Hawkeye: Bobbi, honey. Let them go. Your mom… she has severe head trauma. Critical, but he missed the kill-shot. We got lucky.

Mockingbird: Lucky?! Lucky?! What was she doing here, Clint? Alone?! This is why I never–

Hawkeye: I know… sweetheart, I know…

Mockingbird: It’s my mom, Clint. My mom…

This is one of my favorite scenes in this series, because it is really very indicative of Clint and Bobbi’s relationship, regarding both the ways it has changed over the years and the ways it hasn’t.

Clint and Bobbi have always been pretty physical, as a couple, and I don’t just mean that in the obvious way. They met by falling all over each other, they were often too busy making out to get the door at the WCA compound, and when Steve Rogers announced that the SHRA had been thrown out, the first thing they did was turn to each other and kiss. Even beyond that, however, they have a tendency to offer each other physical support. Hands on shoulders, leaning on each other; they’re seen like that very often, even when they’re in the background of scenes. It’s something a byproduct of their genre and their medium, to be sure, but I also think it is something specific to the two of them. It characterizes a lot about their relationship.

So this scene, specifically—Bobbi’s mother has just been shot, and it is pretty much Clint’s fault. He found Susan Morse and brought her back to see Bobbi, and it’s because of that that Crossfire was able to target her. Clint’s culpability is something that is dealt with later, so this moment is more about Bobbi. She obviously goes through a lot of emotions in a few panels, but at the end she does accept Clint’s simple, and sincere, support. He doesn’t have to say anything, he just has to hold her and let her feel what she’s feeling. It’s particularly poignant when you remember that in the issue before this, he reached for her and she pushed him away. And it adds another layer when you consider that, years before, the one thing Bobbi wanted from Clint was simple and uncompromised support, and that was something he failed to give her.

Sometimes you don’t need someone to solve your problems for you. Bobbi gets up the panel after this, already on the warpath and ready to avenger her mother. She doesn’t need Clint to do that for her. But what she did need, in this moment, was support, and because the two of them have such a history of tactility, this was probably the best way he could give it.

From Hawkeye & Mockingbird #03 (Jim McCann & David López) 


Bobbi: No…not again…

Jaime Slade:You see? You’ve now killed three Phantom Riders in a single night.

Bobbi: I didn’t kill your father, Jaime. And you’re not dying either!

Bobbi saves Jaime Slade, a descendent of Lincoln Slade, at the same spot where she allowed Lincoln to fall to his death after he brainwashed, raped and attempted to kill her.

Jaime had been possessed by Lincoln, and her father, Hamilton, had just been killed by Crossfire before the ritual to exorcise him could be completed. Jaime believed that Bobbi had killed her father.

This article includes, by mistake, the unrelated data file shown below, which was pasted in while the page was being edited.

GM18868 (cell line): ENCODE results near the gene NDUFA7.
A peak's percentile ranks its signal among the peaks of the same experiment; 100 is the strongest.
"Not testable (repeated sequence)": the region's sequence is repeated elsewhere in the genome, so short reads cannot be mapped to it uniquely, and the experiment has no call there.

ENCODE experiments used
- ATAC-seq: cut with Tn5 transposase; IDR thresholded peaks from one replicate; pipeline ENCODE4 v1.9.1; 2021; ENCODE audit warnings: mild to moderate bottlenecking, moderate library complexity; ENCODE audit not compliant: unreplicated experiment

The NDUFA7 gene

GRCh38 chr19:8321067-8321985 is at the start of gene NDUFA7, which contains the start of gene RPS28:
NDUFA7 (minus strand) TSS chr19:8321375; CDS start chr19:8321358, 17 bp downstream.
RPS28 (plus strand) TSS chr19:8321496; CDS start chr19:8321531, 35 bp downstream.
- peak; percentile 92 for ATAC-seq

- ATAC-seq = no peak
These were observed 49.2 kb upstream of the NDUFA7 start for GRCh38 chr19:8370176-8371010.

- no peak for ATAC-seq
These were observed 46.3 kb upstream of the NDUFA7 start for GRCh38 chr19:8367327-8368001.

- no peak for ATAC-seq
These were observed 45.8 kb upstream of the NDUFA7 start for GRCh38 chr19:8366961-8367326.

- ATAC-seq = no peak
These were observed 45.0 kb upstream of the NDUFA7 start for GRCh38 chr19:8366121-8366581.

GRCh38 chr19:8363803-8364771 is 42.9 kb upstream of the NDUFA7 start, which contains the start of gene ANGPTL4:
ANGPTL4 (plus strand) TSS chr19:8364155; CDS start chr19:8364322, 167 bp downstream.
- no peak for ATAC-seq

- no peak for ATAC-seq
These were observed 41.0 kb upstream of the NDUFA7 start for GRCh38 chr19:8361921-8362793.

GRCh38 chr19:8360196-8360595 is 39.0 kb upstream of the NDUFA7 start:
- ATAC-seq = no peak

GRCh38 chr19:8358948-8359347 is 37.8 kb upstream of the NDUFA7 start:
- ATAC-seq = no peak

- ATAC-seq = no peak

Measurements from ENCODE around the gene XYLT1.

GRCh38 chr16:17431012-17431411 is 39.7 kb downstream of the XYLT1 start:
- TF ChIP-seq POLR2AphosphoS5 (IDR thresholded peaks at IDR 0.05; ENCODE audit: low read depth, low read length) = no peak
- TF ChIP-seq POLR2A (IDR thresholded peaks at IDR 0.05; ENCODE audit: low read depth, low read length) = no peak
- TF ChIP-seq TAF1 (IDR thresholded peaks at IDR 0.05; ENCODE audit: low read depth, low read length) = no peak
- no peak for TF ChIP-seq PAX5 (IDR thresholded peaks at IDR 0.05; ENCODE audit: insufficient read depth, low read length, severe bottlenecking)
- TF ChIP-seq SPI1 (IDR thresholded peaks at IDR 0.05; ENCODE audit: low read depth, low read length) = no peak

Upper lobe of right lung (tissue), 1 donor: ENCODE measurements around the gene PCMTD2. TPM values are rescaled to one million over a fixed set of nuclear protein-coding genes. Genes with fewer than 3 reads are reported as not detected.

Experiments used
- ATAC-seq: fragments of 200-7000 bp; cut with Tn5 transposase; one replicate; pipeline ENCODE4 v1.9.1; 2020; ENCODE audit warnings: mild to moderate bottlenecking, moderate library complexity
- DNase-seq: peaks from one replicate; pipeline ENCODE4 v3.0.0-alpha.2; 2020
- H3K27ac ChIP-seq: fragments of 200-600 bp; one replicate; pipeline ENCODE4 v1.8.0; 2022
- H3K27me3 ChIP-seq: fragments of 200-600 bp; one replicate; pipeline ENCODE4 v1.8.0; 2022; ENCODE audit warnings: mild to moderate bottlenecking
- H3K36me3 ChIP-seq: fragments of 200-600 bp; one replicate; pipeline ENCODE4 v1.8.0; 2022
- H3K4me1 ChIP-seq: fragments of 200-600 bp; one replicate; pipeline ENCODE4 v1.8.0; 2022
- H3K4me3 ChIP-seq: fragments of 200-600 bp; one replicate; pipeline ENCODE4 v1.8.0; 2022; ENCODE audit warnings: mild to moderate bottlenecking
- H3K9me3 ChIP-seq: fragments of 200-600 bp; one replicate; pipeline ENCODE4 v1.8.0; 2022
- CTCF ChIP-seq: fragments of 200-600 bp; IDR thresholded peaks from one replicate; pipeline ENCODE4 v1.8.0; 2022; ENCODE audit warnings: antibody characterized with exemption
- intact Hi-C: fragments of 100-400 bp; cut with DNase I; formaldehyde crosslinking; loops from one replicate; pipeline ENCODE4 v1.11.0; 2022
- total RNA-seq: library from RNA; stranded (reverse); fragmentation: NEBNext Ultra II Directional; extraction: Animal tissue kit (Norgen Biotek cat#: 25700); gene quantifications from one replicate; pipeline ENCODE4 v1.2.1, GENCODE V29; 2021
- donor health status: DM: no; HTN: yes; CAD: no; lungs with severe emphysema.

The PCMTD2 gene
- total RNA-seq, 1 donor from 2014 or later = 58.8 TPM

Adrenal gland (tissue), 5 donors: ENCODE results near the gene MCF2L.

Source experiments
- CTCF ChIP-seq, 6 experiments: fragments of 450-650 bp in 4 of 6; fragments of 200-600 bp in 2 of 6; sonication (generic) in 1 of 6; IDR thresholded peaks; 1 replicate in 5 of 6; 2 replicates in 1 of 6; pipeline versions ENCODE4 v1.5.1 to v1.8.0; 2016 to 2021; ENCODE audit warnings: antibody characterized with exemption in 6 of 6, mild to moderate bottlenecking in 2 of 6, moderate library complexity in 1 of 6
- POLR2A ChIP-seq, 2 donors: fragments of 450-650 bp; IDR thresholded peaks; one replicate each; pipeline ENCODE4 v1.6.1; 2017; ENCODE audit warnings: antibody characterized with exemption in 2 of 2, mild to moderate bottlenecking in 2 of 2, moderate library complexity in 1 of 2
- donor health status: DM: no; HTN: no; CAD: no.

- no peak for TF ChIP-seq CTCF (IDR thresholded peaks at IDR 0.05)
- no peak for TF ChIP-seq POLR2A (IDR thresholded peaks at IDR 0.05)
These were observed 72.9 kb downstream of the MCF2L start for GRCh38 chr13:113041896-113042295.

West Coast Avengers #23 and Hawkeye & Mockingbird #5


There’s a lot of talk about the fact that Hawkeye is canonically deaf in the comics (and uses hearing aids), but there’s rarely any mention of how this happened.

I think it’s important to remember Hawkeye didn’t just lose his hearing. He sacrificed it. It happens in the panels from the comic above, final issue of Hawkeye’s first solo limited, published in 1983 (written and penciled by Mark Gruenwald). In this comic, Hawkeye and Mockingbird (who he would marry at the end of the issue) are subjected to a sound that makes them go into a violent, uncontrollable rage. Hawkeye knows there’s a very good chance if he listens to this sound, he will beat Mockingbird to death.

This is a man who watched his father beat his mother. Who lost both his parents when his father forced his mother to drive with him when he was drunk. So when he’s faced with the possibility of becoming like his father, whether it’s of his own choice or not, and turning that kind of violence on a woman he loves, what does he do? He makes the decision to risk his own well being, to sacrifice one of his senses without knowing what the long term consequences will be, to prevent hurting her.

This is part of what makes Hawkeye’s deafness so important. It’s representation, yes, and we always need more of that in media. But it’s also a symbol of who he is, of who he’s willing to be. Yes, Hawkeye is the guy without any “real” powers, the guy who stands with the Avengers because he practiced until he got really, really good with arrows. But he’s also the guy who will put others first, who will do whatever needs to be done no matter the personal cost. Hawkeye’s deafness is a symbol of what makes him a hero, even without the powers.

Because that’s who Hawkeye is–the guy who shows that it doesn’t take a serum or a robot suit to be a hero. And his deafness is a reminder of that.


Bobbi: The liquid nitrogen in the arrow mixed with the boron in the sprinklers. That could work, all we’re missing is…
Clint: A shockwave catalyst.
Bobbi: How do you know about catalysts and toxins?
Clint: Cap’s not the only guy I’ve learned from. I built my own arrows from the day I started. I fought beside the greatest minds we have. You pick up a thing or two from people like Hank Pym, Tony Stark…and you. We’ve got one shot at this. You don’t have to trust Rube Goldberg, but do you trust me?
Bobbi: Do it.
Clint: Um… Wow.
Bobbi: It worked. A heterodiamond.
Clint: A girl’s best friend. Ow! Not whole! Not whole!!
Bobbi: It’s beautiful.
Clint: It’s us.

– From New Avengers: The Reunion #4 by Jim McCann, art by David Lopez